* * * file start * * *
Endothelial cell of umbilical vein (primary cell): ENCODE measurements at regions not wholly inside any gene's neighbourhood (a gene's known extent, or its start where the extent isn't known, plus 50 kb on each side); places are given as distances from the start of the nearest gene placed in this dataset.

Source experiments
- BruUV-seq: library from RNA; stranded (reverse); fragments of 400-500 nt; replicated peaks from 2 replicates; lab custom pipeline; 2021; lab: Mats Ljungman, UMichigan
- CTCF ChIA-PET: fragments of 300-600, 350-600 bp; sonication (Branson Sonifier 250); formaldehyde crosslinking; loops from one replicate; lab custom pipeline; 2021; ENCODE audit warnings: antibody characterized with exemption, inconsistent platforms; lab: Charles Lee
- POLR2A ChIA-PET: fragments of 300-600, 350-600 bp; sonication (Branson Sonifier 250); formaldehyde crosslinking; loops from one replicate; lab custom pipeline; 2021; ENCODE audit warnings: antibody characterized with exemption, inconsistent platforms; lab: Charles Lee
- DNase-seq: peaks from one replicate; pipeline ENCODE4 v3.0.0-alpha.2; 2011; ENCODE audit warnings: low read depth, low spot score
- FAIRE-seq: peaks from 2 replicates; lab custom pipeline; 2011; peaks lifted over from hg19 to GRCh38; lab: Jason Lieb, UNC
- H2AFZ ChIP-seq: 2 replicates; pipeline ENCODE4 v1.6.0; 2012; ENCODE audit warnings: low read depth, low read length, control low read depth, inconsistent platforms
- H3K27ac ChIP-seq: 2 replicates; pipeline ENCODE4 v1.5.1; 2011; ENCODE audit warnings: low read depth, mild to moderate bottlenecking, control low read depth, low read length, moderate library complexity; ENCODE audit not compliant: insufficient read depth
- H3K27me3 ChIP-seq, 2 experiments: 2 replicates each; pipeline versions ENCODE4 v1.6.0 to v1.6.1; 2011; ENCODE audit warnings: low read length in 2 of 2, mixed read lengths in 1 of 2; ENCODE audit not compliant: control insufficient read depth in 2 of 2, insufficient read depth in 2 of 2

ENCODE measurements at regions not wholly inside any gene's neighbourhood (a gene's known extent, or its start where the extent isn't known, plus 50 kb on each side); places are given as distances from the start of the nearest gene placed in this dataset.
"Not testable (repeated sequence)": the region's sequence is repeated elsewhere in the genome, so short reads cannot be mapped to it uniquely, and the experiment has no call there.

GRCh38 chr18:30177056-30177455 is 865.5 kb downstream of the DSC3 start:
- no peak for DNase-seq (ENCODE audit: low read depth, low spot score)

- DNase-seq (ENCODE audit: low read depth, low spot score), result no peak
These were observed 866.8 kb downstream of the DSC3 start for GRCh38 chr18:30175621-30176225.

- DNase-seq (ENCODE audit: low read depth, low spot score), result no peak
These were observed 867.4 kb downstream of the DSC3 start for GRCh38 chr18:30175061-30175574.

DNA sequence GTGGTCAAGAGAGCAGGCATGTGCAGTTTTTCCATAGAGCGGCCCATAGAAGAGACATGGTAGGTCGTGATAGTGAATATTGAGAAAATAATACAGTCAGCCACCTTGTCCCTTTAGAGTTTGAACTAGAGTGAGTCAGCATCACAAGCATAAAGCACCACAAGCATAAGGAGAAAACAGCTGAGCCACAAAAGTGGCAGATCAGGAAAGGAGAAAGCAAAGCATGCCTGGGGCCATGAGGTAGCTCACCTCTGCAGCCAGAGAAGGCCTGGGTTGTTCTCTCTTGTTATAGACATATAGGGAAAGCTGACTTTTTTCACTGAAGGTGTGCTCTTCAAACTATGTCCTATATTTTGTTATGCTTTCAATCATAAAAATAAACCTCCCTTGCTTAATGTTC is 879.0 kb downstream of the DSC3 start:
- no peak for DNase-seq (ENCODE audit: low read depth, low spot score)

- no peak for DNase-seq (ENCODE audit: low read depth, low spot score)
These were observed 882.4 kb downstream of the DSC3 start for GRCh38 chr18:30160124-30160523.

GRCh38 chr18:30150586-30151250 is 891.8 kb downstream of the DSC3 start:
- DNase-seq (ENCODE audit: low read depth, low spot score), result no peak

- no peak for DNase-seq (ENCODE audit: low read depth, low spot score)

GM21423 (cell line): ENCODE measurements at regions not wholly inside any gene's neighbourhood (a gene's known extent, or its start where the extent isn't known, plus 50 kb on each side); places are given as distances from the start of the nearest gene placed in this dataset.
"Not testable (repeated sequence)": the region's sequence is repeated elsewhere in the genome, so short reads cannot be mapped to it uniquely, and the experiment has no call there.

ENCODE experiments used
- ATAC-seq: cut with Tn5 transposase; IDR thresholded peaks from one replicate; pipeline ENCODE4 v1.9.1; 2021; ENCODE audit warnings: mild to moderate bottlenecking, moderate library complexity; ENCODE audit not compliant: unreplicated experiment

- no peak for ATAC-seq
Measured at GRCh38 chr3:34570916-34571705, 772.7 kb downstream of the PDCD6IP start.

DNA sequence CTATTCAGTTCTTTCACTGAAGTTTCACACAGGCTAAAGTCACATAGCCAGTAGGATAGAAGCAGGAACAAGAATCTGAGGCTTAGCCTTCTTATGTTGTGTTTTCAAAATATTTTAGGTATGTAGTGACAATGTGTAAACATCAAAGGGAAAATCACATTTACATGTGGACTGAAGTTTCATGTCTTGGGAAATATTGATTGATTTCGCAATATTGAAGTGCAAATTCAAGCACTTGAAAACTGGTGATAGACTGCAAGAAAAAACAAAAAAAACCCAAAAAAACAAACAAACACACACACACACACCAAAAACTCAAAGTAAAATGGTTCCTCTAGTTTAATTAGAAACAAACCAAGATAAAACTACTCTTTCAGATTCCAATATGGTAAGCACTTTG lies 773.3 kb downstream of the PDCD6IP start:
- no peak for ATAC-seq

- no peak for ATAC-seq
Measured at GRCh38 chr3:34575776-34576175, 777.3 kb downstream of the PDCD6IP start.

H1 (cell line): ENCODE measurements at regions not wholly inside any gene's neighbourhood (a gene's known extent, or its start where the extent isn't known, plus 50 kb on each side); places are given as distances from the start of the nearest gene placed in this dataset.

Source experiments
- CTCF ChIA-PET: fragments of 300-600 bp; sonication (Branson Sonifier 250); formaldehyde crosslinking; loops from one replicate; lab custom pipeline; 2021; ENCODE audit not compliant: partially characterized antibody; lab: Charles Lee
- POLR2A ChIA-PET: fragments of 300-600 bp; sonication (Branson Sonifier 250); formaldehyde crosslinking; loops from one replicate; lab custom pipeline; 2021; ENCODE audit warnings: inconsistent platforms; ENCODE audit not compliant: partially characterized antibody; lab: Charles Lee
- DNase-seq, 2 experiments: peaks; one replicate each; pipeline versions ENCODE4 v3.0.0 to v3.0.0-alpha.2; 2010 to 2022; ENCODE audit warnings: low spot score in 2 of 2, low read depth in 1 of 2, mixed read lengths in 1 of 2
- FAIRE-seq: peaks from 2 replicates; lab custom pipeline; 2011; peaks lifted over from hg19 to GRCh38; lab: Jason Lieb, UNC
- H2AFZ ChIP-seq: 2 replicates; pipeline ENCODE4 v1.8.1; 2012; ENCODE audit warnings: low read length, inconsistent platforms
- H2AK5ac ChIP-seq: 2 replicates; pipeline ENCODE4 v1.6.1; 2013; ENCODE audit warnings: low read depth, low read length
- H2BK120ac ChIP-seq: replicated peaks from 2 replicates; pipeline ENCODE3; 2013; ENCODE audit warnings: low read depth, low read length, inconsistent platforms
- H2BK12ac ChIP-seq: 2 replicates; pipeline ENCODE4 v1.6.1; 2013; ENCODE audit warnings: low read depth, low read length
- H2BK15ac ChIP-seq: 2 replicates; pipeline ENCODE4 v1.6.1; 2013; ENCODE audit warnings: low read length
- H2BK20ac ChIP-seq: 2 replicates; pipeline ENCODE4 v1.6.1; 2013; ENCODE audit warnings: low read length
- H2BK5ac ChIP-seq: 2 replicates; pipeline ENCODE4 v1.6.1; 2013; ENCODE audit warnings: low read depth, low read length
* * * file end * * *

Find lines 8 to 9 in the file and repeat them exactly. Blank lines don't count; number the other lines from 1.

- H2AFZ ChIP-seq: 2 replicates; pipeline ENCODE4 v1.6.0; 2012; ENCODE audit warnings: low read depth, low read length, control low read depth, inconsistent platforms
- H3K27ac ChIP-seq: 2 replicates; pipeline ENCODE4 v1.5.1; 2011; ENCODE audit warnings: low read depth, mild to moderate bottlenecking, control low read depth, low read length, moderate library complexity; ENCODE audit not compliant: insufficient read depth